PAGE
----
The European elections were supposed to bring a big leap forward for democracy – and turned out to be a big hoax. How did this happen? – Part 7 of the Summer Series: Macron the Destroyer?
Manfred Weber is a bad loser. The fact that he was not appointed head of the EU Commission is not attributed by the conservative top candidate of the EPP to his own mistakes – his lack of qualifications, the untenable promises or the failure of the coalition negotiations in the European Parliament.
No, France’s president Emmanuel Macron is to blame – together with Hungary’s head of government Viktor Orban. The liberal Frenchman and the right-wing Hungarian have conspired against him, Weber claims. Many Macrons also blame the Greens for the fact that no top candidate was able to prevail.
Macron, the destroyer, and Merkel, the honest broker – this verdict is widespread in Germany. But it is wrong. Because unlike Merkel, Macron has known color from the outset. From the moment the CDU/CSU killed the transnational lists for the European elections, he spoke out against the top candidates.
Since his election, Macron has also tried, together with Merkel, to initiate a “new start” for the EU – in vain. Merkel said no. It was also the Frenchman who called for a camp election campaign against Orban – but in Berlin nobody wanted to follow him, not even Weber. After all, Orban was Weber’s closest ally for a long time.
In short, Macron spent years trying to find a common line with Merkel; he did not appear as a “destroyer”. If at all, Macron had a “destructive” effect in the European Parliament – by mixing up the liberals and getting in the way of an alliance with Weber. But he did so half-heartedly.
If he had really wanted to “march through”, he would have had to get the liberal candidate Margrethe Vestager through. Instead, he proposed Ursula von der Leyen – thus strengthening the battered Chancellor and the EPP. Basically, the CDU and CSU should therefore be grateful to him.
The Frenchman has by no means tried to score “anti-German” points or introduce the “post-Merkel era” – but has brought a German Merkel confidant to Brussels.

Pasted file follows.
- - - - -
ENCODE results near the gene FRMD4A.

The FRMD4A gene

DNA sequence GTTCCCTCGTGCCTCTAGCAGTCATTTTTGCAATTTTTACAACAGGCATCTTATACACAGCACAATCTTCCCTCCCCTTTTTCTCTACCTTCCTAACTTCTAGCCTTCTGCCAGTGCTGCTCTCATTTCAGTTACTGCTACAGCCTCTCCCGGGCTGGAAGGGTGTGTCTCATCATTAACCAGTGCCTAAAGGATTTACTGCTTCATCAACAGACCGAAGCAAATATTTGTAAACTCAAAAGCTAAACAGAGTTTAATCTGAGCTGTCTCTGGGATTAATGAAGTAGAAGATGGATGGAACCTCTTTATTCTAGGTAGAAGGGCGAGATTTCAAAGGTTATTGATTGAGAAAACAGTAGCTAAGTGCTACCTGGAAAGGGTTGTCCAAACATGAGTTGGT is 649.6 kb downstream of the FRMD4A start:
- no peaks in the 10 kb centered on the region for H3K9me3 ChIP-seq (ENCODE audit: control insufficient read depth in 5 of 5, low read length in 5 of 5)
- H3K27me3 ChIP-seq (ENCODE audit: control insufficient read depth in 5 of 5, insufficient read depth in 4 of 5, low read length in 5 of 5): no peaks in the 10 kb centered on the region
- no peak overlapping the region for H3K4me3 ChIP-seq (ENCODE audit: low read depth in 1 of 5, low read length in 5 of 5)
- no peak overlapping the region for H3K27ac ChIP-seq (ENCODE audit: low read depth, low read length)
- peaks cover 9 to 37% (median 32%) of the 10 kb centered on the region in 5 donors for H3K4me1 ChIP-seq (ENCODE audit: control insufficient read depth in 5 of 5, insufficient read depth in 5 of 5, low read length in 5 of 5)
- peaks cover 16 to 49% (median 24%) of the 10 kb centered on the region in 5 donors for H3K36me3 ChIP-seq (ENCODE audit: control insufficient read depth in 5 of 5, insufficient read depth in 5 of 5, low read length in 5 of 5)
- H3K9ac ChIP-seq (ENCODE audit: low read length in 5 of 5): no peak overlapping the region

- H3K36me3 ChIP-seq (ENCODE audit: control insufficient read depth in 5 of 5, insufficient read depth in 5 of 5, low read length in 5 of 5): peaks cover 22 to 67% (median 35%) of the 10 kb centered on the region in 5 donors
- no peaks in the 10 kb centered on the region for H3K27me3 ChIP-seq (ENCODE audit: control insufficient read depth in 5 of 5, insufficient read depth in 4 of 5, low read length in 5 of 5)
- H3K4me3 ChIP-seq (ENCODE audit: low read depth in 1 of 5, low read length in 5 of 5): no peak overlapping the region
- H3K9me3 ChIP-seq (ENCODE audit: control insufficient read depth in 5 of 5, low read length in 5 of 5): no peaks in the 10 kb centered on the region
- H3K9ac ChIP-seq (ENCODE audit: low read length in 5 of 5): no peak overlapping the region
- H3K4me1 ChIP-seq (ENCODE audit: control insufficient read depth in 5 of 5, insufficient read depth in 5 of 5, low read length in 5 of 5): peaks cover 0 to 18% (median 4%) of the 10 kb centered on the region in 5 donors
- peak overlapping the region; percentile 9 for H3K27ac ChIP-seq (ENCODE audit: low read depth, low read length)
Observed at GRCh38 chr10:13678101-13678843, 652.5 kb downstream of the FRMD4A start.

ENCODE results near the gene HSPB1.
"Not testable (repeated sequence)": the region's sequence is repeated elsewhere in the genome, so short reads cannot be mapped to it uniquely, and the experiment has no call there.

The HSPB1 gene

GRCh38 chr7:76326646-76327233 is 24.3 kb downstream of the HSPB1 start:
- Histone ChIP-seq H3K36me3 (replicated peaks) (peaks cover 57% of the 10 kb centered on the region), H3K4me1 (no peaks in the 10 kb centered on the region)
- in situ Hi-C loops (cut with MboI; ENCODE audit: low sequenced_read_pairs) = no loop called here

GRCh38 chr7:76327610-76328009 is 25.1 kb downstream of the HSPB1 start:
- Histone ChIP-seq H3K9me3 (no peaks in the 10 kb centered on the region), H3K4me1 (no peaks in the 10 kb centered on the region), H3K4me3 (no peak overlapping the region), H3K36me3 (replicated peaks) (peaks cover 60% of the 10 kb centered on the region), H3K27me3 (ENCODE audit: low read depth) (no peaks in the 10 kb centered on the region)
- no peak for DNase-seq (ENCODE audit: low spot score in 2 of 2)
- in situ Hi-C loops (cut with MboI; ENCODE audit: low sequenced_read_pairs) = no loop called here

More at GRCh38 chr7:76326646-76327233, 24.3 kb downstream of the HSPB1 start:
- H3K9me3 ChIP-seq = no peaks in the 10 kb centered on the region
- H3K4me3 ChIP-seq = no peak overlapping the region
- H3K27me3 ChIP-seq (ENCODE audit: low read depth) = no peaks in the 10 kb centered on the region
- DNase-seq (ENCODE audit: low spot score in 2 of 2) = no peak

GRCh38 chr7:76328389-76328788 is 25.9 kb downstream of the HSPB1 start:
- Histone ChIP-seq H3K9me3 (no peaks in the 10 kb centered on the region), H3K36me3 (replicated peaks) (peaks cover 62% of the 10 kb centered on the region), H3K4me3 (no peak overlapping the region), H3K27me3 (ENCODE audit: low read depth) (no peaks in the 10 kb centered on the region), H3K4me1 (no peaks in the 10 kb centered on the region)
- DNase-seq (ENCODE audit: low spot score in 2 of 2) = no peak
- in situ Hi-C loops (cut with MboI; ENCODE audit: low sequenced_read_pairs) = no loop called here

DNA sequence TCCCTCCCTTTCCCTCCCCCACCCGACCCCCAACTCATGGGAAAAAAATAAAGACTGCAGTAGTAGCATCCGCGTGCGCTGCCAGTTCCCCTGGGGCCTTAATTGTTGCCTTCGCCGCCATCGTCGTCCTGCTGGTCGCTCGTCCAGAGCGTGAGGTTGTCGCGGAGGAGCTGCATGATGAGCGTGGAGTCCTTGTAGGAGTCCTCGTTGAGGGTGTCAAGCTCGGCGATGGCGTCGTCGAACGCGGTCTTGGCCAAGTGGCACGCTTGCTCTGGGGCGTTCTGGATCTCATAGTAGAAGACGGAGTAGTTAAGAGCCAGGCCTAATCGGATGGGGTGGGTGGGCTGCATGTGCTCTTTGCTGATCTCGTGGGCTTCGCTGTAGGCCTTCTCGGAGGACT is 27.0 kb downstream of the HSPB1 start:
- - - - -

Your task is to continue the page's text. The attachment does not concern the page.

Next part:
From Lonely Wolf to King Maker
The “Destroyer” has turned into a king maker – and that was probably the role Macron was looking for. Of course, it has advantages for him as well. On the one hand, he was able to make the French Christine Lagarde the head of the ECB (and prevent BuBa boss Jens Weidmann). He also scored well at the IMF.
Above all, however, Macron emancipated himself from Merkel and overcame his role as “lonely wolf”. For many years he was fixated on the chancellor, he played “solo” again and again. That’s all over now. Macron has transformed himself into a team player – and thus helped the Council to victory over the European Parliament.
However, this victory is bought at a high price. It is not only to the detriment of the top candidates, but also to the detriment of the new head of the Commission, who has to get by without a majority of her own. Will Leyen therefore be dependent on Macron, or will she remain loyal to Merkel? That will be the decisive question in the coming weeks.
CONCLUSION: Macron has by no means acted as destructively as he is accused of. He prevailed as a “king maker”, but he also took Germany and Merkel into consideration. The European Parliament would be well advised to approach Paris now – it was too fixated on Berlin.
Translated with www.DeepL.com/Translator